Conspiracy theories have now reached the heart of society. It may still be early for any empirical data, but over the past few days I've seen plenty of anecdotal evidence: my Facebook timeline has been full of comments speaking out against virologists, Bill Gates, vaccinations, Angela Merkel and against the strict measures introduced to stem the COVID-19 pandemic.
Back in 2015, when the refugee crisis unfolded in Europe, conspiracy theories gained a strong foothold in Germany. Proponents claimed Chancellor Merkel was secretly planning to bring in people from the Middle East and Asia in order to replace the German population; they suspected a global conspiracy.
The name of billionaire philanthropist George Soros has been tied to many of these theories, giving those who believe in them an excuse to pin the blame on a supposed worldwide Jewish conspiracy. Followers of Germany's Reichsbürger movement, who deny the legitimacy of the German state and issue their own identity documents, have regularly chimed in from the fringes. Some of their theories were so bleak that in the end they became somewhat amusing. But back then, I didn't feel the noose of the conspirators tightening around my neck.
It's different this time, but why? Perhaps because the COVID-19 pandemic has affected literally everyone. Children can't go to day care, kindergarten or school, and parents are forced to care for them at home while still finding a way to make a living. Universities have been shut down, and countless businesses — from restaurants to hair salons — were closed for weeks, destroying livelihoods. Older people can't visit with their relatives and friends. Those who are sick, but don't have COVID-19, are forced to wait for treatments and surgeries. And people who end up succumbing to the coronavirus pandemic die a slow death by suffocation.
Can this really be true? Can a virus really do this to our society? With a sigh, most people will likely say yes, perhaps even with tears in their eyes. The vociferous crowds gathering in public spaces, loudly demanding an end to the lockdown measures, are united by their firm belief that "those who are in charge" are colluding with evildoers.
Questioning basic facts
Back in 2015, people who had always opposed immigration weren't criticizing reality, but how politicians were dealing with the influx of around 1 million refugees. These days, they're mainly questioning basic facts, disputing scientific evidence of how the virus spreads. But even on this point there doesn't seem to be agreement. Some people think COVID-19 is no worse than seasonal flu, while others support herd immunity, a position supported by a small minority in the international community. Still others — and this movement has existed for a long time — reject vaccinations of any kind, believing them to be useless. Even though at this point, a vaccine has yet to be developed against COVID-19.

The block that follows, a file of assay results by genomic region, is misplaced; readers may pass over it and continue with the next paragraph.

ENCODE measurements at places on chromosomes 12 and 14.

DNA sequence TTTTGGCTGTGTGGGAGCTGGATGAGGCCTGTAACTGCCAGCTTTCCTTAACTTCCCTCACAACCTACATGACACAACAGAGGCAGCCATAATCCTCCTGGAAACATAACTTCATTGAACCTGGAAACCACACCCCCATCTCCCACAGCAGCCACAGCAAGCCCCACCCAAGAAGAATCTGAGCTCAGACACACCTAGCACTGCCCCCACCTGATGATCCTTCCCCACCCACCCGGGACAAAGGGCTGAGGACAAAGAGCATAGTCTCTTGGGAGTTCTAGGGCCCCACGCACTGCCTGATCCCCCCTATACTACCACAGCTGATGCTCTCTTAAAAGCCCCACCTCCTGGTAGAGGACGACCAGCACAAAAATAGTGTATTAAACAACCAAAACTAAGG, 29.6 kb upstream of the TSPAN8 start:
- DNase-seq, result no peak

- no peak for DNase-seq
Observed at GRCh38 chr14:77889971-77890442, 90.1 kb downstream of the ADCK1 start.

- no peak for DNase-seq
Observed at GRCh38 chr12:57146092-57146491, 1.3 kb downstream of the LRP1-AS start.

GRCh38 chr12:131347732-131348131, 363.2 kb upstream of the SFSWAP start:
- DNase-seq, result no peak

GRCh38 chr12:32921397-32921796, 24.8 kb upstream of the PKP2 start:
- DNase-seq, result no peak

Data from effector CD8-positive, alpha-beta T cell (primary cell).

What happens when a society can no longer agree on the basic facts? Eventually, there won't be any place or institution left for open debate on the different ways that facts can be interpreted — if that isn't already the case. In Germany, this attitude has already spread throughout society: recently, a few high-ranking Catholic bishops published an open letter spouting off about a "world government."
The world's autocrats, who in recent years have consistently discredited experts and belittled elites, are celebrating this chaos, happy in the knowledge that they have managed to convince their believers. They don't celebrate education and knowledge; instead, they glorify baseless rumors and praise strongman tactics. In the end, stupidity and superstition will drive the nails in the coffin of democracy. This decline has nothing to do with the coronavirus; populists have been slowly infusing our society with this poison for years.
Alexander Görlach is a senior fellow with the Carnegie Council for Ethics in International Affairs and a senior research associate at the Religion & International Studies Institute at Cambridge University. He has also held a number of scholarly and advisory positions at Harvard University, National Taiwan University and the City University of Hong Kong. He holds doctorate degrees in comparative religion and linguistics.